Can I Pull Out of a Property Sale or Purchase? | Co-op Conveyancing

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Can I Pull Out of a Property Sale or Purchase?

23rd May 2017

By Conveyancer & Solicitor, Victoria Leech

The simple answer to the question is that you can withdraw or reject an OFFER on a property at any time up to the exchange of contracts. After exchange of contracts you will have entered into a legally binding contract and you will be subject to the terms of that contract.

Withdrawing Before Exchange of Contracts

If you decide to withdraw or reject the offer before exchange of contracts, you may be subject to certain charges.

For instance, if you’re the seller you need to check the terms of your contract with the estate agent. If they have found a buyer who is willing and able to complete but you withdraw the property from sale, you may still have to pay the estate agent’s a fee.

Both sellers and buyers must check the terms of the retainer with their Conveyancers. If the Conveyancers have begun work and the sale/purchase does not complete, you may be charged by the hour for the work done. Any disbursements incurred by your Conveyancers will still be payable. So for example, if your Solicitor has submitted a request for searches from the Local Authority, the cost of those searches are still payable by you.

For people selling Leasehold properties, any payments to landlords or managing agents for information will not be recoverable either.

If you are a buyer, you will also be unable to recover mortgage adviser fees or lender valuation fees.

Withdrawing After Exchange of Contracts

If you change your mind after the exchange of contracts and do not wish to proceed with the sale or purchase, you will be breaching the terms of the contract.

Usually in this instance the party which is not at fault will issue a Notice to Complete. The notice provides the other party 10 days’ grace period to complete. They must also pay interest at a daily rate to the party not at fault.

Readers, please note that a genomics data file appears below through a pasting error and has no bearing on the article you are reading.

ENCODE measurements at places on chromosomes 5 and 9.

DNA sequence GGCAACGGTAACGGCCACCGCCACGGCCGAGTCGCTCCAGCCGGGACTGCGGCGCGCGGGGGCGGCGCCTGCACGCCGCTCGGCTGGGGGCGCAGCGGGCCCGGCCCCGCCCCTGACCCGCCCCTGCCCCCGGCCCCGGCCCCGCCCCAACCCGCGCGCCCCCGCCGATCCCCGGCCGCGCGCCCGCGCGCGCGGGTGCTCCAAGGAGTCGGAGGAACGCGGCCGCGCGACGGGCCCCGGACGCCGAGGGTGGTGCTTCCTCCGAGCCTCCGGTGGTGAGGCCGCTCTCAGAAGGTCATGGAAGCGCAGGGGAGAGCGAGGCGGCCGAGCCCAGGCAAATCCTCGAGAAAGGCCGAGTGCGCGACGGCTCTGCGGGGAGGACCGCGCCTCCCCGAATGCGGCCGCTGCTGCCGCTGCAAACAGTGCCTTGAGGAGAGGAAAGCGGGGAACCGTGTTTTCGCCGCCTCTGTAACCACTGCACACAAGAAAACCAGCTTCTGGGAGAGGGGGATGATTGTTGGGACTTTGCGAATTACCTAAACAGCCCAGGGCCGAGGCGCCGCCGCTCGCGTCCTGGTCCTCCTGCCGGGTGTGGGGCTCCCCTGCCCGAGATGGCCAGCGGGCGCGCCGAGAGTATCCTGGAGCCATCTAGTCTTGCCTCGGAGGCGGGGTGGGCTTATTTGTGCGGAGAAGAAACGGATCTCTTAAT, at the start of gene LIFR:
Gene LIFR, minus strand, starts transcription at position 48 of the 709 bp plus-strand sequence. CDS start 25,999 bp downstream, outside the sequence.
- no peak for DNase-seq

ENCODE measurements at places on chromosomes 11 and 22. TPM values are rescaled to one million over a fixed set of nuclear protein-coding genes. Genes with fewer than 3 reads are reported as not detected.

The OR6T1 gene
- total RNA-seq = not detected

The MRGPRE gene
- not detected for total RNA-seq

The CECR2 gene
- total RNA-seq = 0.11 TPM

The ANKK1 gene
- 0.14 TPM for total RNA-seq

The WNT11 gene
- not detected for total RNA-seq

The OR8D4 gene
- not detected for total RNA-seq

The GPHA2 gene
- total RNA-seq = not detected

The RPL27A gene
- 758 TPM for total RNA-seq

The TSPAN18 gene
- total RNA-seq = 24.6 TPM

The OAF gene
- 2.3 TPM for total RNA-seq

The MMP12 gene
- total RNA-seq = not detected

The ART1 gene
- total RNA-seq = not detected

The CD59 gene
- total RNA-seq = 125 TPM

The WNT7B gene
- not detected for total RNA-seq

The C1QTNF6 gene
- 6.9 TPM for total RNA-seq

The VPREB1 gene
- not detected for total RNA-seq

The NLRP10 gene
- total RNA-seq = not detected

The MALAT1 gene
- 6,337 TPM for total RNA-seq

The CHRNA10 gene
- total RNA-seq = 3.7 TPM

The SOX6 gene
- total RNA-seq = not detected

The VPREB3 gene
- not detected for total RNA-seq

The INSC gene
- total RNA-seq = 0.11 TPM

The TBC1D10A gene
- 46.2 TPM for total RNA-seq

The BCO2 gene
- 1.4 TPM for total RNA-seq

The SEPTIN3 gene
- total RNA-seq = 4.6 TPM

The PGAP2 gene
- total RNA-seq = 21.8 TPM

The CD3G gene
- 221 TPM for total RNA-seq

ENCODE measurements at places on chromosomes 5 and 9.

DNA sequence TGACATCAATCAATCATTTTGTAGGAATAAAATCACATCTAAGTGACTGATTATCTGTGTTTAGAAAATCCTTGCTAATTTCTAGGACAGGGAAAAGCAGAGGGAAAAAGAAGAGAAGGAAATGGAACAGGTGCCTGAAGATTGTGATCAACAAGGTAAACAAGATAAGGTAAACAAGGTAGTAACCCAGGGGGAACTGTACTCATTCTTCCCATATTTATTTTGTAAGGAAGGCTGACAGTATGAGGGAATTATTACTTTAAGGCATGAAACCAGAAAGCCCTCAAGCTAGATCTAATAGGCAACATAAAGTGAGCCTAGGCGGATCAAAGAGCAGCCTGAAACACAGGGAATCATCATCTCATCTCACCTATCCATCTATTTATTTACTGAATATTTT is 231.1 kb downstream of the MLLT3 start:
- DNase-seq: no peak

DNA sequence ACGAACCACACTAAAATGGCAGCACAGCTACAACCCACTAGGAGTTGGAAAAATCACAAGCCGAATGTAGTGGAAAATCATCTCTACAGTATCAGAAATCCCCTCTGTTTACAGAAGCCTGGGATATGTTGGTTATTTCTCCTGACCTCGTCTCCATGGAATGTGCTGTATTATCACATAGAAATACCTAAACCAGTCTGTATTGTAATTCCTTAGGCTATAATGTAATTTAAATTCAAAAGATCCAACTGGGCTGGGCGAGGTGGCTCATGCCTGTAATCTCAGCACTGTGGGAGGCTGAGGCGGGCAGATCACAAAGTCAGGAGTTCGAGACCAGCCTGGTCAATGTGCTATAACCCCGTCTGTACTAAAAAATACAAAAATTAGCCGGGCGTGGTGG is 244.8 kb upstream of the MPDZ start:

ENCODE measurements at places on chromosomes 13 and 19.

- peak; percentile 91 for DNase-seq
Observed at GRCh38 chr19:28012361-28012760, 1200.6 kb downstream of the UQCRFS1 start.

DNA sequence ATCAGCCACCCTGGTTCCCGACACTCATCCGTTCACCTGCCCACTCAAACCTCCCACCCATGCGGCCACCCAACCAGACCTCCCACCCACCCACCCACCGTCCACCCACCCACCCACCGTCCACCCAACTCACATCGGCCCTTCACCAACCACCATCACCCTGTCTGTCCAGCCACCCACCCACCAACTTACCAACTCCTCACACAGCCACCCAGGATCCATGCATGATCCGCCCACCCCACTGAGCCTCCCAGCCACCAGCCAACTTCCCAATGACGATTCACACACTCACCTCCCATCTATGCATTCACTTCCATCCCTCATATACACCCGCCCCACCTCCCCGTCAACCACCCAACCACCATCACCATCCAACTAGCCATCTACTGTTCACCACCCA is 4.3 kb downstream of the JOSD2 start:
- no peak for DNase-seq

Regardless of which side issues the notice, both sides need to be willing and able to complete. Otherwise you can still be in default, even though the original reason for non-completion was not your doing.

The consequences of not completing are usually as follows:

  • If the buyer fails to complete the seller is entitled to end the contract and keep the deposit –which is usually 10% of the agreed sale price
  • The seller can re-sell the property and any contents included in the contract
  • The seller can claim damages
  • If the seller fails to complete, the buyer can end the contract and the seller is liable to pay the buyer the daily rate of interest during the Notice to Complete period, along with the original deposit
  • The buyer has to return any documents received to the seller at the seller’s expense
  • The buyer’s and seller’s remedies are not restricted to losses determined in the contract. There is nothing to stop non-defaulting party suing the other for breach of contract in Court for additional losses or for specific performance of the contract (in other words, applying to the Court to make the defaulting party complete the original sale/purchase)
  • If the buyer fails to complete the seller could claim losses incurred due to market depreciation – so if the value of the property has decreased from the date the contract was breached the buyer has to pay the difference

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